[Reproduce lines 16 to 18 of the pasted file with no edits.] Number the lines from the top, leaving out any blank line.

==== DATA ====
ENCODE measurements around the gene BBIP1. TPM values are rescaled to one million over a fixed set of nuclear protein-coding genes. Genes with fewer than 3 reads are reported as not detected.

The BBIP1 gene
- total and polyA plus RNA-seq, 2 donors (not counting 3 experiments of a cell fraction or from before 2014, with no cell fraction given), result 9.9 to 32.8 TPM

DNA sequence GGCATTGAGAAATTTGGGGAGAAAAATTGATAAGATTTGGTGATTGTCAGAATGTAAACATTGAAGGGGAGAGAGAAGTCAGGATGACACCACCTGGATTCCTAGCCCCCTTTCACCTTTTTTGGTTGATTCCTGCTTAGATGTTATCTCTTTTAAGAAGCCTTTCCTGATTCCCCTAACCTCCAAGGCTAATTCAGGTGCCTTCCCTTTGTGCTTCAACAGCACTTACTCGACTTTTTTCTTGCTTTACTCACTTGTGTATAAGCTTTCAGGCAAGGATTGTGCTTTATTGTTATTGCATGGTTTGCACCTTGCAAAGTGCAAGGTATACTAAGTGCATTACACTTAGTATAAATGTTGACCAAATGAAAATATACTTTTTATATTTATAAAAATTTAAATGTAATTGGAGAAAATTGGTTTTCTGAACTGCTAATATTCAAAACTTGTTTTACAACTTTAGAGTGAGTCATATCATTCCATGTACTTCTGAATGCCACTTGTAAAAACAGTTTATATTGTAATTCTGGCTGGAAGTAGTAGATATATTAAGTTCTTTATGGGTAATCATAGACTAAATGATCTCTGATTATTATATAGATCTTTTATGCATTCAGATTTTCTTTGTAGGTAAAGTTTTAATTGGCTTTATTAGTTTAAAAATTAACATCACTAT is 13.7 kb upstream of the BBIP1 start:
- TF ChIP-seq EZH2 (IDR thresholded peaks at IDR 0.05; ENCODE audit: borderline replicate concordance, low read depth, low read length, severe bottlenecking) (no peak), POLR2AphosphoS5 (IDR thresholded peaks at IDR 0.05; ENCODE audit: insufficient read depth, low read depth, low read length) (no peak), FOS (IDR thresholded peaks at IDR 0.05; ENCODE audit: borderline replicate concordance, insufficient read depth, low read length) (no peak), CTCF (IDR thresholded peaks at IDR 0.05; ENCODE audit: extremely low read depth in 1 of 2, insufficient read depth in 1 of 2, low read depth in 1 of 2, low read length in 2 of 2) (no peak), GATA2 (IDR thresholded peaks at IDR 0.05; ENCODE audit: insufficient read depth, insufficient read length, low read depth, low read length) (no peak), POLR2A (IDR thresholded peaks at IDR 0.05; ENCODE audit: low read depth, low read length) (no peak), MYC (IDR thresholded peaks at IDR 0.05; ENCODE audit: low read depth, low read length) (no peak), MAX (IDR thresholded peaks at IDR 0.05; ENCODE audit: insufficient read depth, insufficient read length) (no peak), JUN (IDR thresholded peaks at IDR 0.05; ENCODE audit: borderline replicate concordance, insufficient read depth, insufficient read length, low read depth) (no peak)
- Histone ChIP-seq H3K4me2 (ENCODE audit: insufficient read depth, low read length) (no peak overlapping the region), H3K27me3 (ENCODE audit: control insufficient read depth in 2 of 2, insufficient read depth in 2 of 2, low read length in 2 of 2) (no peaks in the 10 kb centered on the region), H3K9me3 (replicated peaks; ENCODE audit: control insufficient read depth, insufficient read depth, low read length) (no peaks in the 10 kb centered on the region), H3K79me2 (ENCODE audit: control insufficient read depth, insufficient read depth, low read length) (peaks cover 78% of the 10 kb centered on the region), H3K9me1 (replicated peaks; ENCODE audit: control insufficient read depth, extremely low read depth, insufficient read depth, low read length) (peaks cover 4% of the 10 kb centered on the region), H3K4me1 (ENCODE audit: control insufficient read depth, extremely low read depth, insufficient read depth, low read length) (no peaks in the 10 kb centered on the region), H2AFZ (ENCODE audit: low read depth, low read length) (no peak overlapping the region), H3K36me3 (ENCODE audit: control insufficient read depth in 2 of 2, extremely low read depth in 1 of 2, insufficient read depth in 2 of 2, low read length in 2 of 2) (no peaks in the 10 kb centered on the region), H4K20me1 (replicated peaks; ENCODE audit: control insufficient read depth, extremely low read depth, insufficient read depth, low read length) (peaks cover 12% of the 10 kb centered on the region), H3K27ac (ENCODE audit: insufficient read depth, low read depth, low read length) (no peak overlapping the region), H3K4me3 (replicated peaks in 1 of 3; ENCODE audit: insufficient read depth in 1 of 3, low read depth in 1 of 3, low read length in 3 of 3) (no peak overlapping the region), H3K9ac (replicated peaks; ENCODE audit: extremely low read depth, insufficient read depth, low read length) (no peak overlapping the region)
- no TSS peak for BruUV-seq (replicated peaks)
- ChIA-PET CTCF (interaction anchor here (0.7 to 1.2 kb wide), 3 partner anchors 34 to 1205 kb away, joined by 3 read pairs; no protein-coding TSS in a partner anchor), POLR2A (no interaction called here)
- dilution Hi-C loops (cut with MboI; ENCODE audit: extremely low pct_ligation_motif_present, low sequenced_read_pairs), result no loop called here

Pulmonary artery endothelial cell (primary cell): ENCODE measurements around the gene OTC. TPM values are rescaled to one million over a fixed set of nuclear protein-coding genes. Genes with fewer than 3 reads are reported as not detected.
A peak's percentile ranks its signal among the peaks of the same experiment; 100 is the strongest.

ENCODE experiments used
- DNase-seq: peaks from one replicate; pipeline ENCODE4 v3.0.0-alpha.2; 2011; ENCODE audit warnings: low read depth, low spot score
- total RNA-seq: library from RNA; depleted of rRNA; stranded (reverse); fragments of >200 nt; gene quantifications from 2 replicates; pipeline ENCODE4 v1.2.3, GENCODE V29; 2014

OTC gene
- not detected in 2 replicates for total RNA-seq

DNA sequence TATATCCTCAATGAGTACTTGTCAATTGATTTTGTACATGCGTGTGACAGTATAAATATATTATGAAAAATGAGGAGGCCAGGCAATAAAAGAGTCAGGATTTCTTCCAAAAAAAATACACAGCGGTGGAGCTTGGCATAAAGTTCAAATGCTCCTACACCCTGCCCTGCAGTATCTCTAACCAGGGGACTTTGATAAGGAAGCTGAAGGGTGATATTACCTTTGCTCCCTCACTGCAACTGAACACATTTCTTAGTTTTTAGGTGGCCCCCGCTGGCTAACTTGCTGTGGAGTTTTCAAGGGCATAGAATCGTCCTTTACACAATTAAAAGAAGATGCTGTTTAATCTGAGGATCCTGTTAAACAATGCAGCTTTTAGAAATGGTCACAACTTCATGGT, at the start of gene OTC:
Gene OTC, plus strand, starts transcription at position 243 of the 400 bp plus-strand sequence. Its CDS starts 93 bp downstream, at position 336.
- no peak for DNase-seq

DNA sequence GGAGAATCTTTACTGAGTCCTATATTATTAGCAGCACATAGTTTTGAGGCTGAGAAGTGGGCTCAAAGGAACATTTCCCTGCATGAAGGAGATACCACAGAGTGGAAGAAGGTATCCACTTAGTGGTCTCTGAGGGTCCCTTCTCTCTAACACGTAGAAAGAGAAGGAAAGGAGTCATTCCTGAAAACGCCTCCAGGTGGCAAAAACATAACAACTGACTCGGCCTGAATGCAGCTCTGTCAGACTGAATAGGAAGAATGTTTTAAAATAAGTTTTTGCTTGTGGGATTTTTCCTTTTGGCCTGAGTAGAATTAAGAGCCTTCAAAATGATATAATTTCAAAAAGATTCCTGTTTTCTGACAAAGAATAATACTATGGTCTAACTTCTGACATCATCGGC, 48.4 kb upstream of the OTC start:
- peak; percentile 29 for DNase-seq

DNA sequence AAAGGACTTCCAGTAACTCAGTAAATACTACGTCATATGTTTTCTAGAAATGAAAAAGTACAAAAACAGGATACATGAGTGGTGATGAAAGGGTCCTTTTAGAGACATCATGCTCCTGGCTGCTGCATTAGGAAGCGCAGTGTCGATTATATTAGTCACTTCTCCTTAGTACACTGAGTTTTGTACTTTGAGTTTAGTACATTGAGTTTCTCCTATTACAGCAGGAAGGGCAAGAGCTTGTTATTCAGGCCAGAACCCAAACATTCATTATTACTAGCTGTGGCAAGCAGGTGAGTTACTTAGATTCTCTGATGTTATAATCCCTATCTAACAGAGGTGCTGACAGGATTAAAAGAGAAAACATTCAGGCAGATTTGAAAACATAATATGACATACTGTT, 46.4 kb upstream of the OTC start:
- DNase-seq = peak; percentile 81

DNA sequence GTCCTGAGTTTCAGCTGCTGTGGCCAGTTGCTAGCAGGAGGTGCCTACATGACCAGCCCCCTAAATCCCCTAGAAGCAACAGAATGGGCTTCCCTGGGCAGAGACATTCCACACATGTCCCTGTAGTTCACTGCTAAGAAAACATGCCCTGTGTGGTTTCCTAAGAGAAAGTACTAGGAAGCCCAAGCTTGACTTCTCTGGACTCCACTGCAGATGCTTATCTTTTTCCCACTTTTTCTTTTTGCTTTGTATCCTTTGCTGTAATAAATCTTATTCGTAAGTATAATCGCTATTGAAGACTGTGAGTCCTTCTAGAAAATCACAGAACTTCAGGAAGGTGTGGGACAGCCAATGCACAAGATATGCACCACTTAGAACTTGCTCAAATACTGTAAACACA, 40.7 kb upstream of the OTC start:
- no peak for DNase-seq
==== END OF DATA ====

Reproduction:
- not detected in 2 replicates for total RNA-seq

DNA sequence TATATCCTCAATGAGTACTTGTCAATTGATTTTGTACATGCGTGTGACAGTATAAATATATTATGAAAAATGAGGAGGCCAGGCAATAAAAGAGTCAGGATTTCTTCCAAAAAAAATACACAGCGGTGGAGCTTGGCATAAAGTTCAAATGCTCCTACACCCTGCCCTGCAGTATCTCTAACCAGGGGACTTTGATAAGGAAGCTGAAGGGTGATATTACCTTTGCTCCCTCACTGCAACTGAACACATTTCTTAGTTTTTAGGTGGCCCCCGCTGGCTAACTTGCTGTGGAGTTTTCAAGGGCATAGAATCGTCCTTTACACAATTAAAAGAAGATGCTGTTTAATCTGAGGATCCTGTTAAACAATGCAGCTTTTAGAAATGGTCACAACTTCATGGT, at the start of gene OTC:
Gene OTC, plus strand, starts transcription at position 243 of the 400 bp plus-strand sequence. Its CDS starts 93 bp downstream, at position 336.